Trump's son-in-law Jared Kushner has been tasked with winning over Arab states particularly those in the oil-rich Gulf to stump up money for pacifying Palestinians and their neighbours
(Image by jpost.com) Details DMCA
The White House's prolonged financial bullying of the Palestinian Authority (PA), the Palestinians' government-in-waiting, has reached the point where there are now credible warnings that it is close to collapse. The crisis has offered critics further proof of the administration's seemingly chaotic, often self-sabotaging approach to foreign policy matters.
Meanwhile, US officials charged with resolving the Israeli-Palestinian conflict have demonstrated ever more blatant bias, such as the recent claims by David Friedman, the ambassador to Israel, that Israel is "on the side of God" and should have the "right to retain" much of the West Bank.
Again, critics view the Trump administration's approach as a dangerous departure from the traditional US role of "honest broker".
Such analyses, however common, are deeply misguided. Far from lacking a strategy, the White House has a precise and clear one for imposing a solution to the Israeli-Palestinian conflict President Donald Trump's so-called "deal of the century". Even without publication so far of a formal document, the plan's contours are coming ever more sharply into relief, as its implementation becomes observable on the ground.
Repeated delays in announcing the plan are simply an indication that Trump's team needs more time to engineer a suitable political environment for the plan to be brought out of the shadows.
Further, the Trump administration's vision of the future for Israelis and Palestinians however extreme and one-sided has wide, bipartisan support in Washington. There's nothing especially "Trumpian" about the administration's emerging "peace process".
Paradoxically, that was evident last week, when leading members of the US Congress from both sides of the aisle introduced a bill to boost the ailing Palestinian economy by $50m. The hope is to create a "Partnership Fund for Peace" that will offer a financial fillip to Israelis and Palestinians seeking to resolve the conflict or, at least, that is what is being claimed.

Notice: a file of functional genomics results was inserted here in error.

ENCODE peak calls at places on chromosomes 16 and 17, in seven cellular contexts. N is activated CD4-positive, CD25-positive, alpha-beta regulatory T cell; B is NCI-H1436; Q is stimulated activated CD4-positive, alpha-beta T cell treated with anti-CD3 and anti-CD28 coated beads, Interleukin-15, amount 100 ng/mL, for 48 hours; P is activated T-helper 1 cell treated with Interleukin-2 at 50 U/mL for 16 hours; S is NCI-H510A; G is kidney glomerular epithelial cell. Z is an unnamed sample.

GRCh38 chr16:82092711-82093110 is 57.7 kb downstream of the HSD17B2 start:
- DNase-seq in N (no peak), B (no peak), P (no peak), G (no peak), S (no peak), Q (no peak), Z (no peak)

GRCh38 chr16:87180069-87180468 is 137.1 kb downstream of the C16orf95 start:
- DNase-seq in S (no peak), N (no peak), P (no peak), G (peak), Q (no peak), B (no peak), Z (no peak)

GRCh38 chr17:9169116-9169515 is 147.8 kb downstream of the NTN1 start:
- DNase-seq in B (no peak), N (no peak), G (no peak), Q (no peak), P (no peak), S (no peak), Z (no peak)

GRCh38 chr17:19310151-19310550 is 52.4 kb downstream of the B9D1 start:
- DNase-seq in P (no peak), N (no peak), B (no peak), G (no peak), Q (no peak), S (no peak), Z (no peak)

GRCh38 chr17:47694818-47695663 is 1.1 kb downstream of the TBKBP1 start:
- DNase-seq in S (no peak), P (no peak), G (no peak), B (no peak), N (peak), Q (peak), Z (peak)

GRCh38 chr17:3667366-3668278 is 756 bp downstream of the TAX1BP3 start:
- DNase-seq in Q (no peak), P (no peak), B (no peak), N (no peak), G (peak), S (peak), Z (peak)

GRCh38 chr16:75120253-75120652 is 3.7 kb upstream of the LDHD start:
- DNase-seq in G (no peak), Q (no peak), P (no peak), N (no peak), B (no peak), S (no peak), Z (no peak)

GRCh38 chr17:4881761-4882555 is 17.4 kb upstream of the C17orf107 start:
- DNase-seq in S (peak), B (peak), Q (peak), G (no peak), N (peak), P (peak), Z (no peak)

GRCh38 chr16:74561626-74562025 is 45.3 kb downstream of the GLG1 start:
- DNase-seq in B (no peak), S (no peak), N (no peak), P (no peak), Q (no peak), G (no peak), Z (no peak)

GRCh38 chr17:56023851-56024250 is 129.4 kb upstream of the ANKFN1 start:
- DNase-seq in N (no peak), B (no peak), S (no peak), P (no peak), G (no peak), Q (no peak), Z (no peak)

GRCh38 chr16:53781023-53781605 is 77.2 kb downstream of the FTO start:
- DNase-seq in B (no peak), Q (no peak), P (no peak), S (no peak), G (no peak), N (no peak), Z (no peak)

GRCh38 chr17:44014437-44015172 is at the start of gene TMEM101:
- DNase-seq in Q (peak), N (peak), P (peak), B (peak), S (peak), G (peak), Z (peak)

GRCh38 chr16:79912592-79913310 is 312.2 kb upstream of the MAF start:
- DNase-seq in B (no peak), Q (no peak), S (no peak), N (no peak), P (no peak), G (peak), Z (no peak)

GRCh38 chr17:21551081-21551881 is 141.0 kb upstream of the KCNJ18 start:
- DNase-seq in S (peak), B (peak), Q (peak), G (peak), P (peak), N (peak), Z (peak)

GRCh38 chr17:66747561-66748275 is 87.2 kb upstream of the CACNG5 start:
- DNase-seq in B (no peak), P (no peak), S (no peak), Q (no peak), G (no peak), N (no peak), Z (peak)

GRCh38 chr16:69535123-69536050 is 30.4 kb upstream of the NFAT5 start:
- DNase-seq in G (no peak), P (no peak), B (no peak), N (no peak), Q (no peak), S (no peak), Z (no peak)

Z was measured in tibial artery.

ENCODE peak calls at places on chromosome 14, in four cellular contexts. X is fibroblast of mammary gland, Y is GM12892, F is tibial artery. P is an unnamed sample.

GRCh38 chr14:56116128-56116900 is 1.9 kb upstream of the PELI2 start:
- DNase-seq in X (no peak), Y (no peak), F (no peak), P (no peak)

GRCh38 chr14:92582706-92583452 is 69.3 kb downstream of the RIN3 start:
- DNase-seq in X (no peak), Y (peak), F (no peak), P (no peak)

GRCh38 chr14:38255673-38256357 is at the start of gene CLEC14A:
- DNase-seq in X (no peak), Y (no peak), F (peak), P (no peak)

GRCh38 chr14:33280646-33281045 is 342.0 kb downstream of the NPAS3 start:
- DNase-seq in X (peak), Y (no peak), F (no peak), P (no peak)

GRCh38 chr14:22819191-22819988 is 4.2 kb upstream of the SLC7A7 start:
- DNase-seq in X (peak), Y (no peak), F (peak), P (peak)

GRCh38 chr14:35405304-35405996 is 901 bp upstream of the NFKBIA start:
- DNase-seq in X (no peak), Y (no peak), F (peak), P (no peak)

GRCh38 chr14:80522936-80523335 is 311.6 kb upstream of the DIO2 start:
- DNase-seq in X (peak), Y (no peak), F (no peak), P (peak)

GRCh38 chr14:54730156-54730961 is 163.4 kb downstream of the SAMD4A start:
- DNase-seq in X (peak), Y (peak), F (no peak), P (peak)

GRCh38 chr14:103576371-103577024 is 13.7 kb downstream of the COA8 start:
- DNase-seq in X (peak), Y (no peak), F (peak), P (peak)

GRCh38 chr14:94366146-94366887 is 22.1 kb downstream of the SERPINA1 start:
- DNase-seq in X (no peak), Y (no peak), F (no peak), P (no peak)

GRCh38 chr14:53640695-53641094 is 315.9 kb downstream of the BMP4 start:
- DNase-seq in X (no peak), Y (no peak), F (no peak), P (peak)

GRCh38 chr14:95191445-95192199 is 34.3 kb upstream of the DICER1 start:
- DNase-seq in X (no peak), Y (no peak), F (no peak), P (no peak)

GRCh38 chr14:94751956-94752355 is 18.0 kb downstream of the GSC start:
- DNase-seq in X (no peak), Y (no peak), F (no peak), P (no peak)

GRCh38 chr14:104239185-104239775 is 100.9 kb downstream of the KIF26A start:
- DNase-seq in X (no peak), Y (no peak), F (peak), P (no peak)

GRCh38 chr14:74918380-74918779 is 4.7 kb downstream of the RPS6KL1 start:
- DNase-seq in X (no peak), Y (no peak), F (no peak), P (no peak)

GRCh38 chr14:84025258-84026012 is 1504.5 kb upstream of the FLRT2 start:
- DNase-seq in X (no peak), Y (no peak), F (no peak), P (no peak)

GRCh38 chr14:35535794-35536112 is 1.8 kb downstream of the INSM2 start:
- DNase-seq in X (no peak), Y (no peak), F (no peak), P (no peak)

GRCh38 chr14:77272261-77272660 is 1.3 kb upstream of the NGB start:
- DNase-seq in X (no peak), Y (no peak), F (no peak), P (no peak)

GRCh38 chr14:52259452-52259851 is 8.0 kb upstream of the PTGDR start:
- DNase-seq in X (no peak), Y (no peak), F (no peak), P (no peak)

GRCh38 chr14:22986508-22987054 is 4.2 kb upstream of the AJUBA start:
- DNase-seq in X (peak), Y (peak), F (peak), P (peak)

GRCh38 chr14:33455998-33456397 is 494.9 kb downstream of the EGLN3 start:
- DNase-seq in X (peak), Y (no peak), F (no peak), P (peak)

This sudden concern for the health of the Palestinian economy is a dramatic and confusing U-turn. Congress has been an active and enthusiastic partner with the White House in choking off aid to the PA for more than a year.
Mohammad Shtayyeh, the Palestinian prime minister, told the New York Times last week that the PA was on the brink of implosion. "We are in a collapsing situation," he told the newspaper.
The PA's crisis comes as no surprise. Congress helped initiate it by passing the Taylor Force Act in March 2018. It requires the US to halt funding to the PA until it stops paying stipends to some 35,000 families of Palestinians jailed, killed or maimed by Israel.On the brink of collapse
Previous US administrations might well have signed a waiver to prevent such legislation from going into effect just as presidents until Trump blocked a congressional law passed in 1995 demanding that the US move its embassy to Jerusalem.
But the Trump White House is not interested in diplomatic face-saving or reining in the pro-Israel zealotry of US legislators. It fervently and explicitly shares the biases that have long been inherent in the US political system.
In line with the Taylor Force Act, the White House has cut off vital funds for Palestinians, including to UNRWA, the United Nations' refugee agency for Palestinians, and to hospitals in Israeli-occupied East Jerusalem.
The decision by Congress to throttle the PA has had further repercussions, leaving Israeli Prime Minister Benjamin Netanyahu exposed domestically. Not daring to be seen as less anti-PA than US legislators, Netanyahu implemented his own version of the Taylor Force Act earlier this year.
Since February, he has withheld a portion of the taxes Israel collects on behalf of the PA, the vast bulk of its income, equal to the stipends transferred to the Palestinian families of prisoners and casualties of Israeli violence or those who Israel and the US simplemindedly refer to as "terrorists".